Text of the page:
Packing made easy

This website makes customized packing lists for travelers

By Shannon Broderick Packing made easy

I am a compulsive list-maker.

I make grocery lists, to-do lists, homework lists—and packing lists. Every time I head off on a new adventure (something that’s been happening fairly frequently as of late), I scribble down a hasty list of things to wear and bring before pulling out my suitcase to pack.

Making a list to begin with, however, can pose a challenge. I’m always forgetting to add something to the list, whether it’s an umbrella (who knew it would rain in Zurich?), proper shoes, or an extra camera battery. And if I don’t add it to the list? You bet I’m not going to remember to bring it.

Enter, a website that helps travelers to build their own, customizable packing list. Packing Essentials takes your destination, the arrival and departure dates, length of trip, and any special activities, among other things, and creates a personalized packing list for travelers to follow. Packing Essentials prides itself on stress-free packing, 16-day weather forecasts, and mobile + tablet viewing (so you can view your list from anywhere).

“An Expensive Mistake”

PackingEssentials.comAccording to creator Edan Barak, Packing Essentials arose from an ill-fated vacation last year.

Founder Edan Barak
Founder Edan Barak

“I went on a ski trip last year and forgot to bring my waterproof ski pants,” Barak explained.

“I had to spring around $150 to buy a new pair at the ski resort–an expensive mistake. I wished I had created a packing list before my trip so I wouldn’t forget anything, and wondered why there wasn’t a good website that allowed me to do that. That’s how the idea…came about.”

A web developer by trade, Barak had the site conceptualized a mere two weeks later, and it was ready to launch after eight months– and he hopes to see the site grow in the future.

Barak envisions “a one-stop portal for anyone preparing to take a trip.”

“It will include a lot more useful tools such as currency exchange rates, phone dialing codes, reviews and comparisons of travel-related items (such as luggage, travel clothes, etc),” he says.

Trip #1: Boston

This upcoming weekend, I’ll be headed to Boston to spend time with friends, before going home for a day or two—so I decided to try the site, to see how it held up. I registered for free, plugged in my details, and clicked “generate packing list.”The first thing that showed up was a list of recommended tasks to do before even beginning to pack—travel, home, and car preparation.

Packing Essentials allows you to customize a list, as I did here.
Packing Essentials allows you to customize a list, as I did here.

Travel Essentials reminded me to empty my trash, lock my doors and windows, put gas in the car, and to check my tire pressure and spare tire before—it also reminded me to remember my license, wallet, and student ID.

The next tab was packing and accessories, and gave me a list of luggage, toiletries, sleeping gear and accessories. I particularly appreciated the toiletry list—I’m famous for forgetting toothpaste or floss—and the toiletry list was certainly comprehensive.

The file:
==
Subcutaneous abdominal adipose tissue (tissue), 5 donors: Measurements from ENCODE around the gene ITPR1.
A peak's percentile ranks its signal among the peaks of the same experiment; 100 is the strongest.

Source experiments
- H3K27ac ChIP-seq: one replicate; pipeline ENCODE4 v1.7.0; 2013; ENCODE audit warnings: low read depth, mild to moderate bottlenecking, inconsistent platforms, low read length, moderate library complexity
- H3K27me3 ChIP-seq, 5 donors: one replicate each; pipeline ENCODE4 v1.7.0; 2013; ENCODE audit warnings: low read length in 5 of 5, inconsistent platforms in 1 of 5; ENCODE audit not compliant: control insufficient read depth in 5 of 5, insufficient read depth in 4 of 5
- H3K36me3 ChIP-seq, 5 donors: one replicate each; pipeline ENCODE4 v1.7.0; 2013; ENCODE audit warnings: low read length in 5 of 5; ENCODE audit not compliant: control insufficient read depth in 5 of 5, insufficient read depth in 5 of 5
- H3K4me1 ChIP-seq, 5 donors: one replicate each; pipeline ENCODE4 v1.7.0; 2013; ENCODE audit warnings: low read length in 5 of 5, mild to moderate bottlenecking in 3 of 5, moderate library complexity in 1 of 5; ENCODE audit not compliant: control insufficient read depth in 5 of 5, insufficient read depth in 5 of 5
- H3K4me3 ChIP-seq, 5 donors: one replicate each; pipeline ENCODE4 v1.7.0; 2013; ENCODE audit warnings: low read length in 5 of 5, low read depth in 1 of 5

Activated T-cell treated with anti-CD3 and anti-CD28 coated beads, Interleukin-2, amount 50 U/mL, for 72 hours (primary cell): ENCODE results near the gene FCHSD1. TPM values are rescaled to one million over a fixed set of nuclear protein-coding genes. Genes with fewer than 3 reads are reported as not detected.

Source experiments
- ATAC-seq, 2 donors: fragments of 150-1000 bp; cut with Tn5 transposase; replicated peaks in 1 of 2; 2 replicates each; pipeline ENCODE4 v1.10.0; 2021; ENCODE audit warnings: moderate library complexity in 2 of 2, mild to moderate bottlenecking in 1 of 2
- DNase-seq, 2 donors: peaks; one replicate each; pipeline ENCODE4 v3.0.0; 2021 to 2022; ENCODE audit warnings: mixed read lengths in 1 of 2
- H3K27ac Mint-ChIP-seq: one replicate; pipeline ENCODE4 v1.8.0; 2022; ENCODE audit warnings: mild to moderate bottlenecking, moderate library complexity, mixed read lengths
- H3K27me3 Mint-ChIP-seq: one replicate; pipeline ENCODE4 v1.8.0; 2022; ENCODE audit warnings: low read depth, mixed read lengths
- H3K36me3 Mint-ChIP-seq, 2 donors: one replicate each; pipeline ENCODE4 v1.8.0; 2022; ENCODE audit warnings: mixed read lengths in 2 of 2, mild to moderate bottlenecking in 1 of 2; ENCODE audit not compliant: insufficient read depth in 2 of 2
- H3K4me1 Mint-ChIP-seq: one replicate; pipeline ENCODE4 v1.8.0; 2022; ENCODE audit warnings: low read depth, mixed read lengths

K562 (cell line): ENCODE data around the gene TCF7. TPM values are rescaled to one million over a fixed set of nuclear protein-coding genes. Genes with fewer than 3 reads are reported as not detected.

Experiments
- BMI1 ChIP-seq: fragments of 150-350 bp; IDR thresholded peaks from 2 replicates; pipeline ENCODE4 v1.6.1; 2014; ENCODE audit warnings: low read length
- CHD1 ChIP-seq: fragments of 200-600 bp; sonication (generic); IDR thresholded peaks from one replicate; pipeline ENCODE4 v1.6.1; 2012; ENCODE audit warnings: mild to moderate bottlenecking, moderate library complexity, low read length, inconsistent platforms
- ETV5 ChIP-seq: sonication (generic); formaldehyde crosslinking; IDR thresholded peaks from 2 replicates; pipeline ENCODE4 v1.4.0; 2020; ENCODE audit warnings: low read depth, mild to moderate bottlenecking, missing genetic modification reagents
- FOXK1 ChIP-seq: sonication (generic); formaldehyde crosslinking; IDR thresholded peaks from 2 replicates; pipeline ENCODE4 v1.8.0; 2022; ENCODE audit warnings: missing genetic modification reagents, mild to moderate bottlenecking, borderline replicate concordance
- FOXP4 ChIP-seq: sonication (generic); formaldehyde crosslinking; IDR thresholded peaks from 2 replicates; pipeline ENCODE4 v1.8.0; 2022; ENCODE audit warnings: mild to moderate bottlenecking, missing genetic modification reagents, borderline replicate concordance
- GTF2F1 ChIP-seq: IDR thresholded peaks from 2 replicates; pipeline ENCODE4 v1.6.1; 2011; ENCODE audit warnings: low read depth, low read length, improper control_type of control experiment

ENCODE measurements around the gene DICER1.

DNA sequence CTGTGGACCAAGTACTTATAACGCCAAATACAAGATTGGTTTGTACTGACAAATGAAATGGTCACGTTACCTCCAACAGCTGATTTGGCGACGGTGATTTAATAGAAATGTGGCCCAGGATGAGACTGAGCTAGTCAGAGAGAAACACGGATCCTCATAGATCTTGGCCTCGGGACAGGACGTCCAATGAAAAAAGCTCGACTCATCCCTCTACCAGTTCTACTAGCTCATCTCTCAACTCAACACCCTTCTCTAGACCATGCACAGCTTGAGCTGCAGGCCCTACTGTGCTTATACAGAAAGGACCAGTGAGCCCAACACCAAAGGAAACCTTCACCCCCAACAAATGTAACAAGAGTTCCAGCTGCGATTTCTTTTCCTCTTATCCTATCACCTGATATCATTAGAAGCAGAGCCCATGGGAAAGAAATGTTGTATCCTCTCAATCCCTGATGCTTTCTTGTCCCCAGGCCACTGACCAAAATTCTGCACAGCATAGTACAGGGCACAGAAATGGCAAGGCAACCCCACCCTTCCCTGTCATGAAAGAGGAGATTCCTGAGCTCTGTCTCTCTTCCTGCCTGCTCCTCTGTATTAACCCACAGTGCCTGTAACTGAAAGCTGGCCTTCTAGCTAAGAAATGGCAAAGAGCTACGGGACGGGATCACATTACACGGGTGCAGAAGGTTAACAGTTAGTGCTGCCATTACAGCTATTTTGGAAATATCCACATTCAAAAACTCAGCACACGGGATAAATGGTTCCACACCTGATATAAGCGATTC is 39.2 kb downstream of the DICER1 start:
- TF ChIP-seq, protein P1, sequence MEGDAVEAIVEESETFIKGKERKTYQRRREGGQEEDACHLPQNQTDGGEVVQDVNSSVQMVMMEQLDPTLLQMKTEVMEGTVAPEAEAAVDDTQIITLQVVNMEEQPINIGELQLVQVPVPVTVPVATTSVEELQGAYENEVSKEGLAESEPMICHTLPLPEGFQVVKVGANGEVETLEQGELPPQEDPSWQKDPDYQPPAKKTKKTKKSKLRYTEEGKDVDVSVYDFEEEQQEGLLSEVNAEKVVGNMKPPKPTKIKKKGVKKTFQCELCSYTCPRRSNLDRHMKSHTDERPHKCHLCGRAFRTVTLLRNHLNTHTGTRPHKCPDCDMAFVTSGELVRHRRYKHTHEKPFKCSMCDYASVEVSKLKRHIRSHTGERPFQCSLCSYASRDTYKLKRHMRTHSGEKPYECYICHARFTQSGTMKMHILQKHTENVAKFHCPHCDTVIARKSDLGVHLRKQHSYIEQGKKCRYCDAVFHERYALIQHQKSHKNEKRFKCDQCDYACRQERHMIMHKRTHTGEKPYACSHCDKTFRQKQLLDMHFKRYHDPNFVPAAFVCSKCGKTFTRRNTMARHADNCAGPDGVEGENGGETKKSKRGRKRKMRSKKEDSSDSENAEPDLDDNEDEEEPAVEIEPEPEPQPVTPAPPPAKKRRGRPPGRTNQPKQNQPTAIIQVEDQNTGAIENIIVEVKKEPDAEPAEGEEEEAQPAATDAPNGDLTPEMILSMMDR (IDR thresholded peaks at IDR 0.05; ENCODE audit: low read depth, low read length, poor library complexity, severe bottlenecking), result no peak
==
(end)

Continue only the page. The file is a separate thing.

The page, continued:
The clothing and foot-wear list was simultaneously helpful and not helpful at all—while well thought out (it suggested thermal underwear!), I prefer to make my own, more specific list of clothes, instead of general categories like “shirts,” and “pants.”

Packing Essentials also has a a list of various things you might bring in order to entertain yourself on a trip—an iPod, headphones, cellphone and/or a digital camera, as well as things that I personally might not bring on a trip (Calculator? Family pictures?) but might be useful, nonetheless.

The last section gave me information about Boston—in particularly, the weather—which aided in my packing.

Each tab also gave me the option to add additional to-do items for the already made, as well as delete options not relevant, however, which allowed me to change the lists to my liking.

You can print your packing list.
You can print your packing list.

After I edited my list, I had the option to either print out the list, or tick it off on the browser page—I could also save it, to come back later (which is exactly what I did).

Trip #2: Madrid

Intrigued, I decided to try another list—this time, I tried it out on a trip that I took to Madrid around this time last year, for six days. This time, I chose the “minimalist” option, which removed all extraneous items from the list.

This time, the list changed a little to reflect my longer trip (Packing Essentials reminded me to “empty fridge of perishables, which I always forget to do), and the fact that I was (hypothetically) leaving the country by checking to make sure I’d gotten all my vaccines and checked-in with the airline.

Since I was traveling with the ‘minimal’ option, it removed all of my travel accessories, save for a tooth brush and paste and an umbrella—because, according to the built in forecast, it’s supposed to rain in Madrid this week.

A seal of approval?

I then put the site to the ultimate test, by sending it to my friend Elizabeth Murphy. Murphy, a student at the Rochester Institute of Technology, studies Information Technology and is my de-facto, go-to expert on all things computers and web-design.

She complimented the site on its mobile version, which was responsive, and was impressed with how easy it was to use on her phone—even more convenient, some might say, than the desktop version. With the mobile site, users can scroll through their list and check things off, on a device that fits in their hand.

After trying the site out, Murphy was impressed.

“I think it’s a useful idea,” she said.

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